Sensory (i.e., sensations) – Antecedents can include trigger sensations (hairs or skin that appear “wrong,” out of place or unpleasant to sight or touch, tingling, burning or itching at the site, or impulses to pick or pull in anticipation of pleasure or otherwise desirable sensations that are attained by those activities, etc.). Consequences can include pleasurable sensations experienced during or after pulling or picking. These pleasurable sensations may occur while handling hair or skin products; visually examining the hair or skin; chewing on or swallowing the hair, hair root, dry skin pieces or scabs; rubbing hair or skin across face, arm or lip, etc.

Cognitive (i.e., thoughts) – Antecedents can include ideas, thoughts, or beliefs that trigger pulling or picking, such as: “Kinky hairs are ugly and have to go,” “My pimples have to be popped to heal,” “My eyebrows or lashes must be symmetrical,” “I won’t be able to study if I don’t pull out these stubby eyelashes.” Consequences can include satisfaction gained from completing the goal (e.g., popping the pimple, eliminating unwanted hairs, finding a hair with a big root, etc.).

Affective (i.e., emotions) – Antecedents can include feelings that trigger pulling or picking behavior, such as: boredom, anxiety, frustration, depression, tension, indecisiveness, excitement, etc. Consequences can include the effect of reducing unwanted feelings, getting an energized effect when feeling bored or lethargic, or experiencing satisfaction following the action, etc.

Motor (i.e., behaviors) – Antecedents can include motor habits and body postures that encourage an individual to stroke, examine, or remove hair or pick at skin, often without full awareness (i.e., automatically). In the case of habitual behavior, Consequences can include repetition of the behaviors, establishing well-practiced movements that establish and strengthen habitual behavior.

Place (i.e., environment) – Antecedents can include cues in a particular space that trigger the behavior such as: being alone, being sedentary or not moving around much, sitting in a familiar spot where picking or pulling often occurs, the presence of mirrors, tweezers, or pins, etc. Consequences: The place domain does not typically have a reinforcing function, except for the rare attention-seeking adult, or more frequently, in children desiring attention.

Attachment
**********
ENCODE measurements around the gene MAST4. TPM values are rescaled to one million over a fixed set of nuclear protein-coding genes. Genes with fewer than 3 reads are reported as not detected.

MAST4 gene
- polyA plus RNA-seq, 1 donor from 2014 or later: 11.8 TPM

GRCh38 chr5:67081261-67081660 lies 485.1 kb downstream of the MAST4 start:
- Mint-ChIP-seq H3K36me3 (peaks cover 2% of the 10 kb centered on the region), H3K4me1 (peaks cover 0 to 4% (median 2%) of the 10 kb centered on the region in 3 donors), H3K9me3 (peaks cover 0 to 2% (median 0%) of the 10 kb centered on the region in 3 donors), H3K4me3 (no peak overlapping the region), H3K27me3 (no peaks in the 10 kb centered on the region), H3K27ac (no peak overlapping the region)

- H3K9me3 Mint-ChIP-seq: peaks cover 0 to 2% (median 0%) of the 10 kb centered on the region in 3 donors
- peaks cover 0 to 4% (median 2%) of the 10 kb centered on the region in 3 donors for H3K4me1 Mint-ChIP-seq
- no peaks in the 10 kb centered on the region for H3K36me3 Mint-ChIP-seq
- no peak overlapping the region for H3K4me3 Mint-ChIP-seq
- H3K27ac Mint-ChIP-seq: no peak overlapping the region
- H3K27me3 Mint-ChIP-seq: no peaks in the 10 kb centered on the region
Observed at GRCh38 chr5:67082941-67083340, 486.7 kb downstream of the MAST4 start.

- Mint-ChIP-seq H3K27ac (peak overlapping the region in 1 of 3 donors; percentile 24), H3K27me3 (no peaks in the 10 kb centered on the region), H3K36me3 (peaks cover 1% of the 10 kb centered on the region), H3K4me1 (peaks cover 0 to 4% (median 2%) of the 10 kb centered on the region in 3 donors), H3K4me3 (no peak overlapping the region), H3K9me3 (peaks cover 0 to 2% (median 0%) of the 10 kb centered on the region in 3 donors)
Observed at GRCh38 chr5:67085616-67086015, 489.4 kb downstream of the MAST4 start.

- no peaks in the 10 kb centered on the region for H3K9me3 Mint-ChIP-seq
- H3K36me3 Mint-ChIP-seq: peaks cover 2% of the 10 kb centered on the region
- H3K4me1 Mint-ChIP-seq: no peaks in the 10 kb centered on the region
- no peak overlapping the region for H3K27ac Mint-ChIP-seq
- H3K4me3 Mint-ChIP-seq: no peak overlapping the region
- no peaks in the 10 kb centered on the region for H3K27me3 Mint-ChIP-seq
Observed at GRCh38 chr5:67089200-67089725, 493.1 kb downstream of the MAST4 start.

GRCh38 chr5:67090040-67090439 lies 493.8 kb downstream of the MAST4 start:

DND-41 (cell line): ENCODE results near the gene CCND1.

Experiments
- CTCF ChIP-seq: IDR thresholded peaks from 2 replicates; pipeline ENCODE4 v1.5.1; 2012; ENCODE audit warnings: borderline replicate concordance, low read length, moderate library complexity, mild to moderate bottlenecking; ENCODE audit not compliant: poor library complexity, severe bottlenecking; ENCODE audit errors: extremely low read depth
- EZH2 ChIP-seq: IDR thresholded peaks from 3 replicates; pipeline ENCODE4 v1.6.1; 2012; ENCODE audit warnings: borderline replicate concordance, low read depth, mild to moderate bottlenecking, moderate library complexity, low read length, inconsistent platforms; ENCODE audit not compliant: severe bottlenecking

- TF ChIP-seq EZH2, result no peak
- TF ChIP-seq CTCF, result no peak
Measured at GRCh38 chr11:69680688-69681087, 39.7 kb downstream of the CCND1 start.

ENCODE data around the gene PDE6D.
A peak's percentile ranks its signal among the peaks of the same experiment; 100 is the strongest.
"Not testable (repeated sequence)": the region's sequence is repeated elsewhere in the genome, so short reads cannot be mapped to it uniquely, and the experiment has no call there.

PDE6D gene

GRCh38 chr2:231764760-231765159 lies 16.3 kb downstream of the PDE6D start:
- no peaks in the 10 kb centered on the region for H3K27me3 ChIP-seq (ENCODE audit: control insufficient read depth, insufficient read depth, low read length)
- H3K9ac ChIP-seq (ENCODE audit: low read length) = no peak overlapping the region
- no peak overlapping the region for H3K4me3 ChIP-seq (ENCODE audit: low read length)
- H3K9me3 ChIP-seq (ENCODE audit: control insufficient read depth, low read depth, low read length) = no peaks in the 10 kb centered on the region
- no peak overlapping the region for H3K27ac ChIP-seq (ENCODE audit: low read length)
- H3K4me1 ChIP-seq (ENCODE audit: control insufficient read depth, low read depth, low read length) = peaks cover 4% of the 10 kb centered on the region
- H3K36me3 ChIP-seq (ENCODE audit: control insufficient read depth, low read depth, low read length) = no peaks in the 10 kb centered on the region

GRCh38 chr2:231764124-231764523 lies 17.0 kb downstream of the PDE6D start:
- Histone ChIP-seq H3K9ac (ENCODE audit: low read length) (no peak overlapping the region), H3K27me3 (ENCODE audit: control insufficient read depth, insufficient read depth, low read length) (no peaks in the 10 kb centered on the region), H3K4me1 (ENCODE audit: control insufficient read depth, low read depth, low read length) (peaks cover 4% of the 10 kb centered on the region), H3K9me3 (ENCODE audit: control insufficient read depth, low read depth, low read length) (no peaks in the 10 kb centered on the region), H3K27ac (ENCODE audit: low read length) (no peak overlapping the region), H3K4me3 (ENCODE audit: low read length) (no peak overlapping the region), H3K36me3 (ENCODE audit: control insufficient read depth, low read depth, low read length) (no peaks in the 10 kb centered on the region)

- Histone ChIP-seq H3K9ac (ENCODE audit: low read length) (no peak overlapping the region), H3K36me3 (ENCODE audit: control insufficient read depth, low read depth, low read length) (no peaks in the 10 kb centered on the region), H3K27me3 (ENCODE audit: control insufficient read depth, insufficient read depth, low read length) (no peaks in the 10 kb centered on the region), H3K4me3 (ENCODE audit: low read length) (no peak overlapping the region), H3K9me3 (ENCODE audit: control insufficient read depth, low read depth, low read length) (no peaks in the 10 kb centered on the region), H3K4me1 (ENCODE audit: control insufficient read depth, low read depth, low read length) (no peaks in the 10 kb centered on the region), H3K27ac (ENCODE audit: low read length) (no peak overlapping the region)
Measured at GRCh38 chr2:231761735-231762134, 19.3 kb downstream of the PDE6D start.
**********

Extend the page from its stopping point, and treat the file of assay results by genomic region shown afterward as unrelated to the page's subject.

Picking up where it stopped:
In order to provide a quick and easy way to remember these domains, they are often referred to by the acronym SCAMP.

Phase 2 – Identification and Selection of Target Domains. ComB treatment emphasizes the learning and practice of strategies to target problematic behaviors as well as the thoughts, feelings, and sensations that contribute to their persistence. Each individualized plan is designed to interrupt problematic habits by providing healthier alternatives. These are organized within the five SCAMP domains and reflect the specific functions served by hair pulling or skin picking for each person. Once the BFRB has been thoroughly assessed using the SCAMP model, it becomes clearer how and why the problem behaviors show up and how they are maintained (i.e., by looking at how the antecedents and consequences are connected to the problematic behaviors). Now the therapist and the patient can work together to identify specific targets that are contributing to that individual’s pulling or picking.

Phase 3 – Implementation of Specific Interventions. At this point in treatment, individuals will explore the use of a variety of specific interventions designed to decrease their BFRB symptoms. Interventions are chosen based upon their ability to affect the targets identified in Phase 2 by modifying the antecedents and consequences that trigger and maintain the BFRB. As stated above, many of the interventions include standard behavioral and cognitive strategies previously described in the cognitive behavioral literature, but there are others that address targets not typically emphasized in behavioral interventions (e.g., the sensory components). Examples of standard CBT techniques used and less familiar ones that address the targets include: 

Cognitive restructuring, coping self-statements, and mindfulness and acceptance strategies to address cognitive targets

Relaxation, controlled breathing, positive visualization, and dialectical behavior therapy skills to address affective/emotional targets

Awareness training, competing response training,
and response prevention to address motoric/behavioral targets

Stimulus control and contingency management to address place/environmental targets

Sensory substitution techniques (i.e., activities that do not require the removal of hair or skin) are used to address sensory needs previously addressed in the individual’s BFRB, and sensory distraction techniques are taught in order to provide alternatives to soothe, invigorate, and provide pleasing sensations impacting the nervous system in ways that divert the individual from pulling hair or picking skin